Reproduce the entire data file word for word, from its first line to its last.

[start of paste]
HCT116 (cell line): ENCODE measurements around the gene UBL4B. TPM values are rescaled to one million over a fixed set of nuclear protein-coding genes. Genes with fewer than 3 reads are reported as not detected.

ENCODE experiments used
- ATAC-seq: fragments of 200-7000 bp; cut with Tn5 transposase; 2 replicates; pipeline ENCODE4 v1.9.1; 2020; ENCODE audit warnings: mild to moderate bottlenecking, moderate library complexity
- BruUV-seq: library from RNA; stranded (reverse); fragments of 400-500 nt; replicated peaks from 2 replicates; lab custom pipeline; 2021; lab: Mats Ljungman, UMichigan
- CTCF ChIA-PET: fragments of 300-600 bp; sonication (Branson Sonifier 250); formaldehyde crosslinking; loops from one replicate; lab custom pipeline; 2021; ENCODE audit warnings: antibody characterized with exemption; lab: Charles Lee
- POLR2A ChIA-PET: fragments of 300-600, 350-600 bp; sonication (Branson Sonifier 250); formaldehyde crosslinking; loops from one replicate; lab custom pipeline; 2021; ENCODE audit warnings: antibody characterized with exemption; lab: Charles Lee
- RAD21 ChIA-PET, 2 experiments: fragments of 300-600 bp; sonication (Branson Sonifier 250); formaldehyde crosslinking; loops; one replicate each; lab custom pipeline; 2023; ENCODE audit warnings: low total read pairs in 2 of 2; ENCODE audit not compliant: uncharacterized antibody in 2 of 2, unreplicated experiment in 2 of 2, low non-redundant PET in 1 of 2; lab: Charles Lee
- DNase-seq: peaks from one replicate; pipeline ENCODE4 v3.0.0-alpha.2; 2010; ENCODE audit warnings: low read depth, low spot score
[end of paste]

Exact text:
HCT116 (cell line): ENCODE measurements around the gene UBL4B. TPM values are rescaled to one million over a fixed set of nuclear protein-coding genes. Genes with fewer than 3 reads are reported as not detected.

ENCODE experiments used
- ATAC-seq: fragments of 200-7000 bp; cut with Tn5 transposase; 2 replicates; pipeline ENCODE4 v1.9.1; 2020; ENCODE audit warnings: mild to moderate bottlenecking, moderate library complexity
- BruUV-seq: library from RNA; stranded (reverse); fragments of 400-500 nt; replicated peaks from 2 replicates; lab custom pipeline; 2021; lab: Mats Ljungman, UMichigan
- CTCF ChIA-PET: fragments of 300-600 bp; sonication (Branson Sonifier 250); formaldehyde crosslinking; loops from one replicate; lab custom pipeline; 2021; ENCODE audit warnings: antibody characterized with exemption; lab: Charles Lee
- POLR2A ChIA-PET: fragments of 300-600, 350-600 bp; sonication (Branson Sonifier 250); formaldehyde crosslinking; loops from one replicate; lab custom pipeline; 2021; ENCODE audit warnings: antibody characterized with exemption; lab: Charles Lee
- RAD21 ChIA-PET, 2 experiments: fragments of 300-600 bp; sonication (Branson Sonifier 250); formaldehyde crosslinking; loops; one replicate each; lab custom pipeline; 2023; ENCODE audit warnings: low total read pairs in 2 of 2; ENCODE audit not compliant: uncharacterized antibody in 2 of 2, unreplicated experiment in 2 of 2, low non-redundant PET in 1 of 2; lab: Charles Lee
- DNase-seq: peaks from one replicate; pipeline ENCODE4 v3.0.0-alpha.2; 2010; ENCODE audit warnings: low read depth, low spot score